Lilly Banks and I became friends . She was the opposite of everything she should have been -- a positive pole in a negative home , a living reaction of warmth and kindness to the harsh reality of her father . And Lilly's whole family seemed to be an apology for Mr. Banks . Her brother Karl was a very gentle soul , her mother was a quiet woman who said little but who had hard , probing eyes . For every rude word of Mr. Banks's the family had five in apology .

Every chance I got I left the hotel to visit Lilly . I was free but she was bound to her duties that not even the coming of Meltzer lightened . She had to clean the glass on the display cases in the butcher shop , help her brother scrub the cutting tables with wire brushes , mop the floors , put down new sawdust on the floors and help check the outgoing orders . When these chores were finished , only then , was she allowed whatever freedom she could find .

I helped Lilly in the store . To me it was a game , to her it was the deadly seriousness of life . I wanted to help so that we could find time to play . And Lilly allowed me to help so that she could have her few little hours of escape .

When the work was finished , we would walk . The road past the butcher shop took us along the side of a stream . It ran north , away from the town and the people , through woods and past the nothingness of a graveyard .

Lilly preferred the loneliness of that walk . I would have liked the town and the busyness of its people but I always followed Lilly into the peace of the silent and unstaring road .

It wasn't hard to understand . To me Lilly was a fine and lovely girl . To people who didn't know her she was a gawky , badly dressed kid whose arms were too long , whose legs were a little too bony . She had the hips of a boy and a loose-jointed walk that reminded me of a string of beads strolling down the street . And she had the kind of crossed eyes that shocked . It was unexpected , unexpected because Lilly walked with her head bent down , down , and her mark of friendship was to look into your face . I accepted her crossed eyes as she accepted my childishness ; ; childishness compared to her grown-up understanding that life was a punishment for as yet undisclosed sins . We were almost the same age , she was fifteen , I was twelve , and where I felt there was a life to look forward to Lilly felt she had had as much of it as was necessary .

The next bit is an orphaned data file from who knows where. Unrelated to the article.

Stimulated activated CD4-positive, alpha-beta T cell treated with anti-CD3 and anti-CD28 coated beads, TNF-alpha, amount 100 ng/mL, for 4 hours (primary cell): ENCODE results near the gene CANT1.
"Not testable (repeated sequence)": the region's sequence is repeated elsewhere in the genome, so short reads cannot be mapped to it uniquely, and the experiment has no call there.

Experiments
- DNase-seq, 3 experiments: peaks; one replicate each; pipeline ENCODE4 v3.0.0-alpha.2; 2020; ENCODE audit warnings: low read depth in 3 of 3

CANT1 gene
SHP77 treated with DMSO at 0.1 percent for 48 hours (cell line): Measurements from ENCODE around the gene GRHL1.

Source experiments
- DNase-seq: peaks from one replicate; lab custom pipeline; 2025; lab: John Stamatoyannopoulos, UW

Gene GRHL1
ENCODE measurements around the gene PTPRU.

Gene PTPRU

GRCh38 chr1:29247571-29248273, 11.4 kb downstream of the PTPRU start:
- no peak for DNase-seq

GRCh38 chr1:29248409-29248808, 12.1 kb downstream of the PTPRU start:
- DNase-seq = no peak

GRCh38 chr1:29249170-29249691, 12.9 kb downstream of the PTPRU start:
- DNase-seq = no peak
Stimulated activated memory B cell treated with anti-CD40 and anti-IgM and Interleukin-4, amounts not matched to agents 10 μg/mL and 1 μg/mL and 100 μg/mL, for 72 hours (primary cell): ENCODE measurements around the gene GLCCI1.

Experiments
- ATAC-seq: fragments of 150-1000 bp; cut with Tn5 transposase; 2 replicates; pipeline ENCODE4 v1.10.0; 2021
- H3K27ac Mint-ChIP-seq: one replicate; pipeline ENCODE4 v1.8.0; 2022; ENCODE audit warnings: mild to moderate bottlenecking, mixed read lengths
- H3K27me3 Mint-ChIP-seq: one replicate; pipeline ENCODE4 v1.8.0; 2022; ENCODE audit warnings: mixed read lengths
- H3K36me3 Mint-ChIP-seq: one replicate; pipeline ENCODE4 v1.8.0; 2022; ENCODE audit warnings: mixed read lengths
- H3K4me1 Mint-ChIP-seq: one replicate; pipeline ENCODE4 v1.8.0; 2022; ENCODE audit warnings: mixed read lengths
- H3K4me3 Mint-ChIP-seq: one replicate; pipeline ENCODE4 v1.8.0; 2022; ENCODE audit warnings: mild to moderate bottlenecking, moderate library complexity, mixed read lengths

When we went for our walks Lilly's brother would come along every once in a while . Karl was an almost exact copy of his father physically and it was strange to see the expected become the unexpected . This huge hulk played the guitar and he would take it along on our walks and play for us as we sat alone in the woods or by the stream . Karl played well and his favorite song was a Schubert lullaby . He spoke no German but he could sing it and the words of the song were the only ones he knew in a foreign language . The song , he said , was called `` The Stream's Lullaby '' , and when he sang , `` Gute ruh , Gute ruh , Mach't die augen zu , '' there was such longing and such simple sadness that it frightened me . Later , when I was older , I found the song was part of Schubert's Die Schone Mullerin . And even hearing it in a concert hall surrounded by hundreds of people the words and the melody would make me a little colder and I would reach out for my husband's hand .

The brother and sister seemed to be a sort of mutual-aid society , a little fortress of kindness for each other in a hard world . I felt very flattered to be included in the protection of their company even though I had nothing to be protected from .